The Power of Higher Education

​Jessica Shedd is Assistant Director in the Office of Strategic Initiatives at The University of Texas System. She reflects on the commonalities, complexities, and frustrations throughout the higher education enterprise, and reveals her new passion for UT Longhorns baseball.
 
Interview by Leah Ewing Ross
 
eAIR: Your bachelor’s degree is in psychology and women’s studies. How did you discover a career in institutional research?
 
JShedd.jpgI was lucky to discover institutional research very early in my career. While an undergraduate, I became interested in gender equity issues in the classroom. This led me to pursue a master’s degree focused on the sociology and psychology of education; the flexibility of my program allowed me to discover a passion for higher education policy and research. As a result, my first job out of graduate school was as a Research Analyst with the Institute for Higher Education Policy (IHEP) in Washington, D.C. At IHEP I worked closely with the National Study of Instructional Costs and Productivity (the Delaware Study). The project exposed me to IR and introduced me to some wonderful friends and colleagues in the field. I was immediately excited by IR, and not long after, joined the IR and assessment team at the University of Maryland. My route to IR may have been more direct than others experienced, but like most people in the field, I didn’t always know that I wanted to have a career in IR.
 
eAIR: You have worked in a variety of settings, including campuses, associations, the federal government, and now a system office. From the outside, it seems that they are incredibly different environments. Are there any commonalities?
 
Absolutely. Discovering the similarities is something I really enjoy. First and foremost, the key commonality is the belief in the power of higher education and devotion to student access and success. Though each environment has its unique role and approach to accomplish this goal, at the end of the day, they are all working toward the same end. I’ve been fortunate in that each of the environments in which I’ve worked value data-informed decision-making, and understand the importance of data integrity and what is involved in ensuring that data are reliable. Also, they all share similar frustrations about what existing data still can’t tell us about student success and post-graduation outcomes. There is so much data and information about higher education and students, and yet, there are still some critical questions that can’t be answered.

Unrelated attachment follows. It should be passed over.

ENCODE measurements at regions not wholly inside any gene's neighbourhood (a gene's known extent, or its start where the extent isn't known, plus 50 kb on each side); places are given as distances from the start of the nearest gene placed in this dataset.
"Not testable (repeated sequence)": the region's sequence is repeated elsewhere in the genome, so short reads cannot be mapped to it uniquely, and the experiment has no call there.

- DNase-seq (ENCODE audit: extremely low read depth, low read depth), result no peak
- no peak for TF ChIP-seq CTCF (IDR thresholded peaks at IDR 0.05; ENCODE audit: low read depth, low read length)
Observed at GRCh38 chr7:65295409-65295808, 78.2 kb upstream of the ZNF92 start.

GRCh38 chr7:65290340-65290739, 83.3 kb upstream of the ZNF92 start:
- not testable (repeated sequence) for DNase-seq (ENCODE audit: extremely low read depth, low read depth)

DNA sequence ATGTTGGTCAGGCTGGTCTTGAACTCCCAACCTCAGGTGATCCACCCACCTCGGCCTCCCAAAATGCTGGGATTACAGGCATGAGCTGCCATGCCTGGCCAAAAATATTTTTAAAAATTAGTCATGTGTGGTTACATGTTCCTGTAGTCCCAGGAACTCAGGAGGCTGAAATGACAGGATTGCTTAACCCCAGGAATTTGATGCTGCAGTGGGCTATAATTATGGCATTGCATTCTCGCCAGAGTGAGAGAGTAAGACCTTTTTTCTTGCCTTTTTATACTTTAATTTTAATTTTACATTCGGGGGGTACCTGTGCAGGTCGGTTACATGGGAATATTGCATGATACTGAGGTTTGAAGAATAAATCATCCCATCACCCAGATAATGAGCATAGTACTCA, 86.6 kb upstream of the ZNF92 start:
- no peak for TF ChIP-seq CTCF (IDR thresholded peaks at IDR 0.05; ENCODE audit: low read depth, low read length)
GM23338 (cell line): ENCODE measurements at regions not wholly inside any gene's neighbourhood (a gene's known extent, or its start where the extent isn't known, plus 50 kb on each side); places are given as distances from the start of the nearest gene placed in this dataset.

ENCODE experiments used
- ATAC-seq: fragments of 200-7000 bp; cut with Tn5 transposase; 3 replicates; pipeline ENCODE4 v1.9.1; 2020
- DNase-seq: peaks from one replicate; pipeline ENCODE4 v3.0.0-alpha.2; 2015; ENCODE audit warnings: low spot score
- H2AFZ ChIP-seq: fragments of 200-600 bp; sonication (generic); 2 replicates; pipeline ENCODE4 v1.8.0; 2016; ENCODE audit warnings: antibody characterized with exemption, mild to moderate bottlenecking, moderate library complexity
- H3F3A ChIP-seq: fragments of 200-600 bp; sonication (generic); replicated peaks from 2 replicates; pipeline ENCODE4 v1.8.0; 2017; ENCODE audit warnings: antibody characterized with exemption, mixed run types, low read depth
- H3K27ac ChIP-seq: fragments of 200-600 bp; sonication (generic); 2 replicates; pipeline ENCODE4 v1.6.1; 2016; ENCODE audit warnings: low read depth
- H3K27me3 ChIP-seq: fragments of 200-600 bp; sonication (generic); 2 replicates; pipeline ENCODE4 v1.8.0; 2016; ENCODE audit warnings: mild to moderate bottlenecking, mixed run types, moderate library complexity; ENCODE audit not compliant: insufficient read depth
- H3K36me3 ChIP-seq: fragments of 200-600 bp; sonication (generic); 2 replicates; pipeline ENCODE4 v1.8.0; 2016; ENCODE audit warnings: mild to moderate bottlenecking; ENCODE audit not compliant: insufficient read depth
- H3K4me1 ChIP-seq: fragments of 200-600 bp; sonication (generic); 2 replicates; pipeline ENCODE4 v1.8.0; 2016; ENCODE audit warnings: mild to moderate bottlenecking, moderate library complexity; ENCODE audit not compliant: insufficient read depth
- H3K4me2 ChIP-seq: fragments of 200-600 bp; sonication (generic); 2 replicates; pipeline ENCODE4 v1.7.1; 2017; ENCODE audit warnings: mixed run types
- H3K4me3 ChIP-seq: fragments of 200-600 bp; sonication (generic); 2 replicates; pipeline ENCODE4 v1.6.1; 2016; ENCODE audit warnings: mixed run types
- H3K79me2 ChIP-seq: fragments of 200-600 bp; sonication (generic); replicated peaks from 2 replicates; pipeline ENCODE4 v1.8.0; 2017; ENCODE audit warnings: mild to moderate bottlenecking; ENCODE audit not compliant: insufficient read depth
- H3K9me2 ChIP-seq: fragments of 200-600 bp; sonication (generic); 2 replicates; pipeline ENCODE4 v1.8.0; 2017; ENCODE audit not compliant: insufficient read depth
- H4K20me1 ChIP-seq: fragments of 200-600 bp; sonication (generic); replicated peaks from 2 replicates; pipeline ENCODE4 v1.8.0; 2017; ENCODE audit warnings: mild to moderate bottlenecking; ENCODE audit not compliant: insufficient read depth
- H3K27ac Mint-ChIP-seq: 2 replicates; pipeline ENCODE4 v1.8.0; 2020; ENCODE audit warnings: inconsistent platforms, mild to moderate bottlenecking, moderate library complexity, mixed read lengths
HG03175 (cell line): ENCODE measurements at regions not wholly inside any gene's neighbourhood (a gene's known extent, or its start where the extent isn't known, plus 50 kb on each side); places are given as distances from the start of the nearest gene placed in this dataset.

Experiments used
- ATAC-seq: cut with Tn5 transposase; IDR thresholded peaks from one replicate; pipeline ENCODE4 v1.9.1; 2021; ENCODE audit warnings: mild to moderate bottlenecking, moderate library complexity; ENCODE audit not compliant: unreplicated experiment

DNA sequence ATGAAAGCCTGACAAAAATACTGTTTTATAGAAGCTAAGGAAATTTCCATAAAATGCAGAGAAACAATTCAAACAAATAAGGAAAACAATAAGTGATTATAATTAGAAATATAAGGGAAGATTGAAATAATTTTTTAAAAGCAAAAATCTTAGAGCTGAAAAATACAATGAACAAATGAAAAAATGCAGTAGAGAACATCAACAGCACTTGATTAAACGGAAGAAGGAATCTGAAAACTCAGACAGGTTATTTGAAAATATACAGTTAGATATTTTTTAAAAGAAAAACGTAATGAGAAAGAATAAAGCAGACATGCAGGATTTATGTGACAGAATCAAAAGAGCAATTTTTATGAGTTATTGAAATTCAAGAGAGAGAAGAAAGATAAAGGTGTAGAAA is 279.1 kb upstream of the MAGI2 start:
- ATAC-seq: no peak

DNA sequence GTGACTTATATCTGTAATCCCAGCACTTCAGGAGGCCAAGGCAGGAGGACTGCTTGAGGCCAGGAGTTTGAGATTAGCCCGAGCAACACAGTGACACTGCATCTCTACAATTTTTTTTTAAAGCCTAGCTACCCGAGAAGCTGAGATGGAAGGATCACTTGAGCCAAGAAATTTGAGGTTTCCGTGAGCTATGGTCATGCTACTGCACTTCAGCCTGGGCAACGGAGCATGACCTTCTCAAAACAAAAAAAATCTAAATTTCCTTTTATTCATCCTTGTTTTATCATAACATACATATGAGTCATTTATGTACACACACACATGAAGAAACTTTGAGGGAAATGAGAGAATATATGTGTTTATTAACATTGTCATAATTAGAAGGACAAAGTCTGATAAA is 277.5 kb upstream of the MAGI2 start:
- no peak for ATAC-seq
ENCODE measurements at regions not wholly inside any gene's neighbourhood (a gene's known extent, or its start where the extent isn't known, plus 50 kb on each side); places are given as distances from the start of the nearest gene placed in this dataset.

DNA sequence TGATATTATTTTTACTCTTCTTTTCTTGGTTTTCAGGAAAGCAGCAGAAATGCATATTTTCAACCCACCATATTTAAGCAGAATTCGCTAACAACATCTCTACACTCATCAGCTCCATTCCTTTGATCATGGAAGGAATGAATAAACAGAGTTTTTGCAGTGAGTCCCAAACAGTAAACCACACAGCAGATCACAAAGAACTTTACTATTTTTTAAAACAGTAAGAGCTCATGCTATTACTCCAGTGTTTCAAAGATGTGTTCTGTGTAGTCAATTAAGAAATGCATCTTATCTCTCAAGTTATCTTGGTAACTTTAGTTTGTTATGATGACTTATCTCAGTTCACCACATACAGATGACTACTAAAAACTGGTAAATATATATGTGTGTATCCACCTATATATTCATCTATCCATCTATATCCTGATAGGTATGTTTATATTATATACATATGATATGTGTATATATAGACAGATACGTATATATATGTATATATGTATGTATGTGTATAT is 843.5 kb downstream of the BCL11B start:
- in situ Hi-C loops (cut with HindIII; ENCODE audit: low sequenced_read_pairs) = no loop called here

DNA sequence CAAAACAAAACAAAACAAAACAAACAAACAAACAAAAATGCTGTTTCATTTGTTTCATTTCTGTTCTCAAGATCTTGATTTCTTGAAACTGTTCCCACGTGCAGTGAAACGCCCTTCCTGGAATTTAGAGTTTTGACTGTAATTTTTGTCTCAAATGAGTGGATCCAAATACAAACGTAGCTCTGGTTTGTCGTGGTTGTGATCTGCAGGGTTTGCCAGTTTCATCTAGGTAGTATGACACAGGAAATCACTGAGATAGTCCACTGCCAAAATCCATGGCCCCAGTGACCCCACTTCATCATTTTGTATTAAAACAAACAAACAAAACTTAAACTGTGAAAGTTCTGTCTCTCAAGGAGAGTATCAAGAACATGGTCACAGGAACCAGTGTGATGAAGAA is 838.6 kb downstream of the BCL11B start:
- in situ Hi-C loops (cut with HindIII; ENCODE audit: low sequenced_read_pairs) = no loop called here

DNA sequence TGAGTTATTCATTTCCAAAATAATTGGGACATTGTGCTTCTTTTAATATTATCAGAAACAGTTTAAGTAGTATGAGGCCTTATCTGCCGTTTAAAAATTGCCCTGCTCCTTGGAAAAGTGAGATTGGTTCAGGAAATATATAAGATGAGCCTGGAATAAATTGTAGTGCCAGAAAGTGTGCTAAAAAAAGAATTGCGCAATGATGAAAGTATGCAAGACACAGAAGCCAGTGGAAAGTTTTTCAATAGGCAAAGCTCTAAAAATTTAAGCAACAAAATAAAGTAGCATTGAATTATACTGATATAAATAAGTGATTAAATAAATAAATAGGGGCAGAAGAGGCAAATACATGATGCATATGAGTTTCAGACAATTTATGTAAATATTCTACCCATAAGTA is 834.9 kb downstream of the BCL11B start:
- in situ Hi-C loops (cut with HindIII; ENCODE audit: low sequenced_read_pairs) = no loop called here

eAIR: How have your varied experiences shaped your understanding of the overall higher education enterprise?
 
Most of all, it has given me a great appreciation for the complexities of the higher education system and the environments in which we all operate. Of course, institutions themselves are multifaceted entities, as is the vast U.S. higher education system. But then add to that the intricacies of how things like the federal student aid system and grant programs at the federal and state levels operate, and it quickly becomes a very nuanced and complex enterprise.
 
eAIR: What excites you most about working for a university system?
 
I am most excited to learn about all of the institutions that are part of the University of Texas System, and to gain an in-depth understanding of their similarities, differences, and unique contributions to higher education in the State.
 
There are also exciting research opportunities ahead. For example, through a data sharing agreement with the Texas Workforce Commission, we will be able to continue the work around post-graduation outcomes of UT System graduates and arm students with the information they need to make sound financial decisions about loans and expectations for future earnings, provide decision-makers with critical information about the futures earnings of program graduates, and inform the broader conversation around the use of wage data as an outcomes measure.
 
In addition, it is an exciting time for the UT System as a new institution — the University of Texas Rio Grande Valley — will open in 2015 as a result of the merger of two existing institutions (University of Texas at Brownsville and the University of Texas - Pan American). The Office of Strategic Initiatives has been providing data and analytic support for the myriad discussions and decisions around the formation of this new university, which is a rare opportunity to enjoy.
 
eAIR: In light of your recent move to Texas and the start of a new position, what advice do you have for others about making professional transitions?
 
When I entertained the idea of leaving Washington, DC after almost 15 years, it was critical that both the job opportunity and the location were attractive to me. It was a big change professionally (and personally) to leave the DC higher education policy arena and all of the wonderful colleagues and friends I had the pleasure of working with over the years — most recently the IPEDS team at the U.S. Department of Education. It was essential that I felt as comfortable and confident as possible that not only would my new position be an opportunity to learn and grow, but that the location would offer me that as well. I am pleased to say that, though very different from DC, Austin has proven to be a great city with much to offer culturally and artistically. And though I miss my major league baseball (a lifelong Red Sox fan that adopted the Washington Nationals as my National League team), I have quickly become a UT Longhorns baseball fan!